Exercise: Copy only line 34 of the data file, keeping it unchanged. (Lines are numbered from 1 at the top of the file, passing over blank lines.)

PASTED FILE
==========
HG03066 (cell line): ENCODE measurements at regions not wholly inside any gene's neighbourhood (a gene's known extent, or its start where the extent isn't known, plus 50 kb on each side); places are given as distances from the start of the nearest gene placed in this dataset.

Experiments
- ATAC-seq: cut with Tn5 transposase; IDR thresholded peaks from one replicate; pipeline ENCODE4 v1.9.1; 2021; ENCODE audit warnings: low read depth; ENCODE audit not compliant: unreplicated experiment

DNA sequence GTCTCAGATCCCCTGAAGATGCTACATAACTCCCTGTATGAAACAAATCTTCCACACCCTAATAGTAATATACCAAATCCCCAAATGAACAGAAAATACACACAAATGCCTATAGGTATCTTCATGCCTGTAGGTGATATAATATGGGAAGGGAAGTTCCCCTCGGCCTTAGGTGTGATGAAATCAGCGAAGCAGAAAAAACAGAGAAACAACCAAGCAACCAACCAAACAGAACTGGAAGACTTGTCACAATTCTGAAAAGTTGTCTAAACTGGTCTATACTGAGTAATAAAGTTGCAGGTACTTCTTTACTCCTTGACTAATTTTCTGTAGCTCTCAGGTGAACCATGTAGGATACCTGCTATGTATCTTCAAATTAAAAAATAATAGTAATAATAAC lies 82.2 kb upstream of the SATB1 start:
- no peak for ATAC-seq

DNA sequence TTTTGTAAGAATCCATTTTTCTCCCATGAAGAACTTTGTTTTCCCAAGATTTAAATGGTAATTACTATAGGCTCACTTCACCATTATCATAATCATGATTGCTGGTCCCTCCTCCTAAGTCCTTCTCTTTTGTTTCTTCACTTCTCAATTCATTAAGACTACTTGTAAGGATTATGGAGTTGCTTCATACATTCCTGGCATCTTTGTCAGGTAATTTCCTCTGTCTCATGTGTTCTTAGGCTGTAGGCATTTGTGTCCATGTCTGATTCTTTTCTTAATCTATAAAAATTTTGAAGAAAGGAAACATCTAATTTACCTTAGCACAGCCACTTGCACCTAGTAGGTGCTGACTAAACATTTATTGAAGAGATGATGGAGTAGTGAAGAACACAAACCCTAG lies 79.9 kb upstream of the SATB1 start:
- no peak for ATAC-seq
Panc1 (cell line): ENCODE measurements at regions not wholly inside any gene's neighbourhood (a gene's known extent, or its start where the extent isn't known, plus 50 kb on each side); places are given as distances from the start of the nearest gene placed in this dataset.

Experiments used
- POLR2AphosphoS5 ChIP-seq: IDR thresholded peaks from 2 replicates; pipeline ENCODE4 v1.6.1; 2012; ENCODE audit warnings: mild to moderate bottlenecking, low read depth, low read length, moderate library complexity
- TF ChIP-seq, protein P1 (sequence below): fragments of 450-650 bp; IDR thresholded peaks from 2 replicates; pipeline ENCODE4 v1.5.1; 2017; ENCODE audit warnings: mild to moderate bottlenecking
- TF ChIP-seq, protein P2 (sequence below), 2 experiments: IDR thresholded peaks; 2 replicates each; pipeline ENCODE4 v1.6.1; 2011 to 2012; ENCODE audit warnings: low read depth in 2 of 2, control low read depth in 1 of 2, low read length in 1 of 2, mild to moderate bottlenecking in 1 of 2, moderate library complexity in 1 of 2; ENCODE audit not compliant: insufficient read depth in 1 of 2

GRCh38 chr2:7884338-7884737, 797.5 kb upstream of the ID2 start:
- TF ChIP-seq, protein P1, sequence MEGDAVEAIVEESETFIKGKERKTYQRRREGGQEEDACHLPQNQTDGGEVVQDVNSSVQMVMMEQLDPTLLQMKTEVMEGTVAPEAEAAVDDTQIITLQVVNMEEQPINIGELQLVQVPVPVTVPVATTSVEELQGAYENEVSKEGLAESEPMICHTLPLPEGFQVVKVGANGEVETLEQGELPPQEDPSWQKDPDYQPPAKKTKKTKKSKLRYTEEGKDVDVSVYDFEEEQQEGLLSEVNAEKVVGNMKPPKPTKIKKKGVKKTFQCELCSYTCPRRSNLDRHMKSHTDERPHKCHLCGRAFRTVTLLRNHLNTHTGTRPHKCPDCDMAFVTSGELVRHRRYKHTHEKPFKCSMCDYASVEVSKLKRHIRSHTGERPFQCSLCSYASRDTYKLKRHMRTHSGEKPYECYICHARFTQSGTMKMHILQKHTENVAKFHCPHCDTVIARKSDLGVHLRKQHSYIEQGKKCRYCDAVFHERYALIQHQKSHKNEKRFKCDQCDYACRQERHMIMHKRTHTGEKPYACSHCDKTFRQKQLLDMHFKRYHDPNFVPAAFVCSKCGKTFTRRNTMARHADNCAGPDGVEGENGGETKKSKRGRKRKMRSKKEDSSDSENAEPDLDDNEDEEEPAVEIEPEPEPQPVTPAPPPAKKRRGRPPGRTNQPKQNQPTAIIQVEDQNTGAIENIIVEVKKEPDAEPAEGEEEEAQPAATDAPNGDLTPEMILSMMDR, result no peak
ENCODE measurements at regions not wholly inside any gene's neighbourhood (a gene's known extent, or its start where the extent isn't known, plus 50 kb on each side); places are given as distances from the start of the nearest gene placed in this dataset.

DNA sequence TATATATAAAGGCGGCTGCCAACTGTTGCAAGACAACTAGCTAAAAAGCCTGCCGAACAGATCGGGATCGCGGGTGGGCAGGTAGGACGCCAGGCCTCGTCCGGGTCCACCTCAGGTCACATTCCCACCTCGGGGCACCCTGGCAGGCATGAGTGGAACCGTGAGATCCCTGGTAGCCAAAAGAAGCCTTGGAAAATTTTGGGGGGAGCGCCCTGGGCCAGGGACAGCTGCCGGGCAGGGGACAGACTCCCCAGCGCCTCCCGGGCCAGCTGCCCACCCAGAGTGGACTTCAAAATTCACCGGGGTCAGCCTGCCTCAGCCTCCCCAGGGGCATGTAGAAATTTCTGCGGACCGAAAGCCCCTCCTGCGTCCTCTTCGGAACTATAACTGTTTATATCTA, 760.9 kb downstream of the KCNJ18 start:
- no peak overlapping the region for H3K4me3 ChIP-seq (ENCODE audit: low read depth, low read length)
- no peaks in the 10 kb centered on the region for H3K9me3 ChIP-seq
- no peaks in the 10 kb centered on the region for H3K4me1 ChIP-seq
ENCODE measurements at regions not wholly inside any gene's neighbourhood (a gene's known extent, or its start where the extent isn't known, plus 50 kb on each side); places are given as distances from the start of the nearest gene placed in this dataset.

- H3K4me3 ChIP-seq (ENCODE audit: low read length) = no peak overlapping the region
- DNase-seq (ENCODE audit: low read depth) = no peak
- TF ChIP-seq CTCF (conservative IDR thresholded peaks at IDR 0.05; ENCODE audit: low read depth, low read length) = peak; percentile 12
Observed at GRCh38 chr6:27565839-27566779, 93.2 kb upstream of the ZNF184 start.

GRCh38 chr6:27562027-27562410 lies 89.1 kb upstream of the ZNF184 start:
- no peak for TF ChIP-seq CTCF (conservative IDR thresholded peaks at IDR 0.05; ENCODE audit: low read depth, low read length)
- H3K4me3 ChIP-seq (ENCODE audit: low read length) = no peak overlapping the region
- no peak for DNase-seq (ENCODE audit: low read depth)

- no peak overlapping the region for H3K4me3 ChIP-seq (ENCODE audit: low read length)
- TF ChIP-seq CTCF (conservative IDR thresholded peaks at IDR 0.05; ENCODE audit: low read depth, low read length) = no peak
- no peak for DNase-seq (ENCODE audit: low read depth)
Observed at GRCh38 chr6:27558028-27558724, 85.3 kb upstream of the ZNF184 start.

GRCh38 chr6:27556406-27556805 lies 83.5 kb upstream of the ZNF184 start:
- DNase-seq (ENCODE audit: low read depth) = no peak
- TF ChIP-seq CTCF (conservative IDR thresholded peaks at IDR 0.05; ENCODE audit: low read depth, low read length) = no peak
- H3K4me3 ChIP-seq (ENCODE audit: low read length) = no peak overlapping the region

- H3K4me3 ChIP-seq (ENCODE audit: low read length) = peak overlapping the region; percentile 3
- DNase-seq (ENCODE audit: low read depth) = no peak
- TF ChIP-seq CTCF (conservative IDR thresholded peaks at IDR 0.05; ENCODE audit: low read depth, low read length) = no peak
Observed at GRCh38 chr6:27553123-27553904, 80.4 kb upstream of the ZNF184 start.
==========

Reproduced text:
- DNase-seq (ENCODE audit: low read depth) = no peak